There are a bunch of good Yankee-related articles in the Times today, starting with Richard Sandomir’s profile of Randy Levine, the Yankees’ own bad cop:
Levine’s headstrong style has been visible in telling the Boston Red Sox to tend to their own business; encouraging questions that put Joe Torre, then the Yankees’ manager, on the spot after games on the team’s YES Network; and in talks to secure the stadium deal and to create Legends Hospitality Management, a food-concession company with the Dallas Cowboys.
“It’s tough love with Randy,” said Gerry Cardinale, a friend and managing director at Goldman Sachs, the investment bank that is a partner in YES and Legends. “He is brutally honest, has a very high demand for performance and little tolerance for not getting his way. He respects me because I won’t back down.”
During labor negotiations with correction officers in the mid-’90s, the union’s president, Norman I. Seabrook, said recently, Levine’s closed-door demeanor was close to a blood sport that neither man took too seriously.
“He’ll smile, shake your hand and cut your heart out if you’re not prepared,” Seabrook said. “Don’t mistake that smile for anything but a knife.”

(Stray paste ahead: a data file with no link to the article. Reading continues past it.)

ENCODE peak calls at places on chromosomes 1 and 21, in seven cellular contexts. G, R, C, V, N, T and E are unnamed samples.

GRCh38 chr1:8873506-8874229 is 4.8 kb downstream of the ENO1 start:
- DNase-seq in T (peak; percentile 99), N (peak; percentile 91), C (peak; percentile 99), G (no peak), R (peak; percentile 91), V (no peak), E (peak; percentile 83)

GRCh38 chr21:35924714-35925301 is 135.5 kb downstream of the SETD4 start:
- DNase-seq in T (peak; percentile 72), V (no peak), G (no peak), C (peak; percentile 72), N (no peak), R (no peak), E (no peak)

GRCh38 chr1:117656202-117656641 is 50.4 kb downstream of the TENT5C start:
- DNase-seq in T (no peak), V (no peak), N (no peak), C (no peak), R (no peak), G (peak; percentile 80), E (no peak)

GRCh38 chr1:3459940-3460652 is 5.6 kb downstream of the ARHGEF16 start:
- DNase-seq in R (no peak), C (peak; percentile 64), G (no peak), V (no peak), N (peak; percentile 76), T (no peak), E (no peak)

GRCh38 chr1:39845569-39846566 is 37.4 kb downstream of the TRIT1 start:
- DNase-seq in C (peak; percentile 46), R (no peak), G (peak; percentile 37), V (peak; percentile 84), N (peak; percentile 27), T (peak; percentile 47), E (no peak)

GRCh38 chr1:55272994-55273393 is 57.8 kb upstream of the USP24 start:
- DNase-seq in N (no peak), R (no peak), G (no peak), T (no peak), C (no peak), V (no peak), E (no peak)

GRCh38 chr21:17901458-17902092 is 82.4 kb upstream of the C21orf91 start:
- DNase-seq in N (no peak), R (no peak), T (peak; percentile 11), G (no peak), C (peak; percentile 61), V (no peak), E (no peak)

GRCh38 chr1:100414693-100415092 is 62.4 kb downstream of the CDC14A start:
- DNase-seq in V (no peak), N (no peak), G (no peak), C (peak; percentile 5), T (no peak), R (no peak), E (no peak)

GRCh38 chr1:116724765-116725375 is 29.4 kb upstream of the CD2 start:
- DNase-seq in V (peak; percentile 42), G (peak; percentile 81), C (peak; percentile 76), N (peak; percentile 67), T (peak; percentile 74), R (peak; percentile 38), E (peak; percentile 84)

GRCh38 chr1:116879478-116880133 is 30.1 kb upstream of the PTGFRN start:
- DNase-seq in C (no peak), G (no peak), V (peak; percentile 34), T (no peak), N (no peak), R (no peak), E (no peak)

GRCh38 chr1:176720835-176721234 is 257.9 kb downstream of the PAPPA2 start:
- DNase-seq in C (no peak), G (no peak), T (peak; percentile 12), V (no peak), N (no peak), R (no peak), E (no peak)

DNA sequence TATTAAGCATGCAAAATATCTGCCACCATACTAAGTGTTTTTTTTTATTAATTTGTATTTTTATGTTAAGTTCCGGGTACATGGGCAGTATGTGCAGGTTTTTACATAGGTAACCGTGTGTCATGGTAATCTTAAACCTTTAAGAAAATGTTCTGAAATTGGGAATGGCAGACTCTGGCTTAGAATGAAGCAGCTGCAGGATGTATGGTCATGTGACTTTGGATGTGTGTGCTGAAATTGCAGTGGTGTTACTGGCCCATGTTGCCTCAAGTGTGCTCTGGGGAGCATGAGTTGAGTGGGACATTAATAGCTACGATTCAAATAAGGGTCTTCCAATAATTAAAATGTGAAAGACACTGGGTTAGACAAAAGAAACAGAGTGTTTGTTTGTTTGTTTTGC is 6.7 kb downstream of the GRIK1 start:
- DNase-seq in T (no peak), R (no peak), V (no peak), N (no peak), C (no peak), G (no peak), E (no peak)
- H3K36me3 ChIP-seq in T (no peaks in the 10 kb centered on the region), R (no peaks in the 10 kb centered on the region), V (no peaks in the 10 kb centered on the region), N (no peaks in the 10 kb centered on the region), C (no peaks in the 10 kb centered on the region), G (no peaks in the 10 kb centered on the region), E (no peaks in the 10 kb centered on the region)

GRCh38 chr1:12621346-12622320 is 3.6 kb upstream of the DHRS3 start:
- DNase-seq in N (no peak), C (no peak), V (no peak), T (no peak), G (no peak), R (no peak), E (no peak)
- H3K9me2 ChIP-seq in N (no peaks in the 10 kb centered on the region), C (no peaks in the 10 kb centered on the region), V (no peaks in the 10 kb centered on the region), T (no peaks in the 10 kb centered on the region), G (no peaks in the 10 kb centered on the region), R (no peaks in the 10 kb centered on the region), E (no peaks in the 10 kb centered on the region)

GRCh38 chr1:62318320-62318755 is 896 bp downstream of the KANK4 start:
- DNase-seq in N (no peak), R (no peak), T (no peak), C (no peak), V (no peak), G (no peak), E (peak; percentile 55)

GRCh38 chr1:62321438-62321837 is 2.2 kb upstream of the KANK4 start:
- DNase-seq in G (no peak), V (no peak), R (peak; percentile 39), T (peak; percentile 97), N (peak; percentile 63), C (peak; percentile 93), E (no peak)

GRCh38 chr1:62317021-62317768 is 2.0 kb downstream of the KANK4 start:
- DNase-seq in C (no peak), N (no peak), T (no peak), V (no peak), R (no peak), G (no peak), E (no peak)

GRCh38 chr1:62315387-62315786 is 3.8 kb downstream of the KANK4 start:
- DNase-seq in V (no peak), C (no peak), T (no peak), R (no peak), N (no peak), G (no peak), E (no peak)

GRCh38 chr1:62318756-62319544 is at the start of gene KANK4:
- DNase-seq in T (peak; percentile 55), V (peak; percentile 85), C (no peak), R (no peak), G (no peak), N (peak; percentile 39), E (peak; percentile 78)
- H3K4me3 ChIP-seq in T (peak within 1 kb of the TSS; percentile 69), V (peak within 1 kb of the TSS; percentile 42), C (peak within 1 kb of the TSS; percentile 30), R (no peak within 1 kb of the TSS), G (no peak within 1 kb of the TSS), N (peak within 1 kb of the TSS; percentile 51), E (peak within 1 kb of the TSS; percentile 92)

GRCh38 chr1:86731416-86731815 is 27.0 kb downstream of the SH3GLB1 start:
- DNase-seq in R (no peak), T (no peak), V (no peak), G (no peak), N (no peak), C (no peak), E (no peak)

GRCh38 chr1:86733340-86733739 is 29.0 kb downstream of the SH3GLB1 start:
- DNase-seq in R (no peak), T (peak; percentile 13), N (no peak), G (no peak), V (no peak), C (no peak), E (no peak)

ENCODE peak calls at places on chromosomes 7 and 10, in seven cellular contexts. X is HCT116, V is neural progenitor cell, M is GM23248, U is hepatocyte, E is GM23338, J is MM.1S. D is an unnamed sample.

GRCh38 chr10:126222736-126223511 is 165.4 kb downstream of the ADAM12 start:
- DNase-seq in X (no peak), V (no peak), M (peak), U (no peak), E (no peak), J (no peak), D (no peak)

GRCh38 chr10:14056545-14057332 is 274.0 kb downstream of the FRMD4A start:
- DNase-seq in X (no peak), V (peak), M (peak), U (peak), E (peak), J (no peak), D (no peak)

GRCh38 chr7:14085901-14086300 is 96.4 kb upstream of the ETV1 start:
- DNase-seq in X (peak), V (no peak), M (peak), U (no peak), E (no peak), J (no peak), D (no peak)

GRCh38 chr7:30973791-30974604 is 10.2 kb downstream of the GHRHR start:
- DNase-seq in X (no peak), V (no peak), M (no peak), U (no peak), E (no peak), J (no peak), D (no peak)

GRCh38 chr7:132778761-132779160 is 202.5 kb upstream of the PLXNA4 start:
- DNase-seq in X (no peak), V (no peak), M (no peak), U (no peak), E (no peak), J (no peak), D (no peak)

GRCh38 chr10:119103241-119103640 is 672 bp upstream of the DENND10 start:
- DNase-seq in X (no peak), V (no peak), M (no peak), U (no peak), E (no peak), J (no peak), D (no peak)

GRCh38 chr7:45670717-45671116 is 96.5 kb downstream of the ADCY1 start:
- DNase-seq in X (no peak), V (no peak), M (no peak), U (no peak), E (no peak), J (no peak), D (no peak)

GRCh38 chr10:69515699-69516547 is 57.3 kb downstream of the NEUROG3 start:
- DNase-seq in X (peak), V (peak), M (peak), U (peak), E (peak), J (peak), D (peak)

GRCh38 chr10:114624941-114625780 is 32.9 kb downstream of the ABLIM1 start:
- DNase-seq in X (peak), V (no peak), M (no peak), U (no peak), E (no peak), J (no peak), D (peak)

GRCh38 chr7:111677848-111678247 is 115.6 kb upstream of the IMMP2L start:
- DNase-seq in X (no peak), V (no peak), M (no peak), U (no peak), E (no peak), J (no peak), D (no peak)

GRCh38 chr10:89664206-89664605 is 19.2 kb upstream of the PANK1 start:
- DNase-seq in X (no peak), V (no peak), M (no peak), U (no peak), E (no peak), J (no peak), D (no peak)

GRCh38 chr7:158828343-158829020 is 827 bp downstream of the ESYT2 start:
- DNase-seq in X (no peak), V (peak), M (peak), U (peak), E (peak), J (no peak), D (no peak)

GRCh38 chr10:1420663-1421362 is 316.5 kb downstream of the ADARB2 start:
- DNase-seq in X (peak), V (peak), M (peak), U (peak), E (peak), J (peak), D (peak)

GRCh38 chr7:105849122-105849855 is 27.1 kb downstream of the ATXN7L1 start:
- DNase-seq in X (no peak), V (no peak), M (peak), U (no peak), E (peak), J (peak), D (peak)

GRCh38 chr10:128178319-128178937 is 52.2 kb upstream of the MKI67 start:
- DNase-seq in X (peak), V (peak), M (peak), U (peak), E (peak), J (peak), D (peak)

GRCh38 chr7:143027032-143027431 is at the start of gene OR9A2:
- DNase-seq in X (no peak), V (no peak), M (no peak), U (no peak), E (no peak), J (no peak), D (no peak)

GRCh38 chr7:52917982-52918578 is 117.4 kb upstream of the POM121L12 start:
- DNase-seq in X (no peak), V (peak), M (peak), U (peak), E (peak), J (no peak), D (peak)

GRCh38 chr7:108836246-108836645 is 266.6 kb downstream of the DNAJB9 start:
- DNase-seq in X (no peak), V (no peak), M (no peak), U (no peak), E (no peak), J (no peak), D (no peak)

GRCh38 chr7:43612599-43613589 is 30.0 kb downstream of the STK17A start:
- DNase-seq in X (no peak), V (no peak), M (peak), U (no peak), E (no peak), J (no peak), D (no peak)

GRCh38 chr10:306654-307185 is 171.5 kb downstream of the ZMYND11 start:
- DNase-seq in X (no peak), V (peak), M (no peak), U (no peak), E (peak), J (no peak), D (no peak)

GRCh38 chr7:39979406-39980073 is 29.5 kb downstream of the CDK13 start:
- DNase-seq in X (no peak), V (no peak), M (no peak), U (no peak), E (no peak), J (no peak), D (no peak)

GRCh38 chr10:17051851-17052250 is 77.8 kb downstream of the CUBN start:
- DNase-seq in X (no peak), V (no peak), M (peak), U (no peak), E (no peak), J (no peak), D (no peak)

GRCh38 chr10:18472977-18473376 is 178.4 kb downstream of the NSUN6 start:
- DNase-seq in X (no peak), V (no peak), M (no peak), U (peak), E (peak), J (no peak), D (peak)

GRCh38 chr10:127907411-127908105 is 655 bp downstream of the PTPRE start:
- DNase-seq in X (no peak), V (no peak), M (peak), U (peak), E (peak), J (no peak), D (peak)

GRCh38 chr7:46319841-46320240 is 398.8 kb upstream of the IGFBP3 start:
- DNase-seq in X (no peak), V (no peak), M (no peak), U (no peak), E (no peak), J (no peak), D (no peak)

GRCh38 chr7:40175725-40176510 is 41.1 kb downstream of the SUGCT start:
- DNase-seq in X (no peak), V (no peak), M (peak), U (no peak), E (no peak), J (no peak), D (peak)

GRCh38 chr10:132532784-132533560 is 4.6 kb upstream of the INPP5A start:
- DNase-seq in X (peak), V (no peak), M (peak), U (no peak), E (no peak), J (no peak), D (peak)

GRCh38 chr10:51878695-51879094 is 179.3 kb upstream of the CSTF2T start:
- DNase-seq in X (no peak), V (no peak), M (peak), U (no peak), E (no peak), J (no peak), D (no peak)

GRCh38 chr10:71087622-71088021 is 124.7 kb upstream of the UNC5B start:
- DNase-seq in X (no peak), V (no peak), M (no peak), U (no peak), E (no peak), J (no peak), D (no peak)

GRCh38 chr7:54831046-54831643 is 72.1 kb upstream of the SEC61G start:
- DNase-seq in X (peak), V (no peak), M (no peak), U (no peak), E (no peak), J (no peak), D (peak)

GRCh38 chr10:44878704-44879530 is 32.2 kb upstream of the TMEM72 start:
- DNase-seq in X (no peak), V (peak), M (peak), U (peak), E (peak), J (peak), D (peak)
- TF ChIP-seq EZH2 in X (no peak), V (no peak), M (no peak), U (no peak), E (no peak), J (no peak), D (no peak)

Finally, an essay by William Zinsser:
My Mets are moving into a park named for a bank that I’m helping the government to bail out. The Yankees’ new stadium comes wrapped in a vocabulary that has no connection to baseball: luxury boxes, bond issues, cost overruns. My fellow taxpayers and I are also footing that bill, though the announced prices will dissuade many of us from going there to enjoy the fruits of our charity.
I assume that the new stadiums will feature the newest advances in audio-visual assault. I stopped going to Mets games at Shea Stadium when my friend Dick Smolens and I could no longer hear each other talk between innings — such was the din of amplified music and blather from the giant screen in center field. But baseball is also a game of silences. After every half-inning, it invites its parishioners to meditate on what they have just seen and to recall other players they once saw performing similar feats. Memory is the glue that holds the game together.
Excellent job by the Times.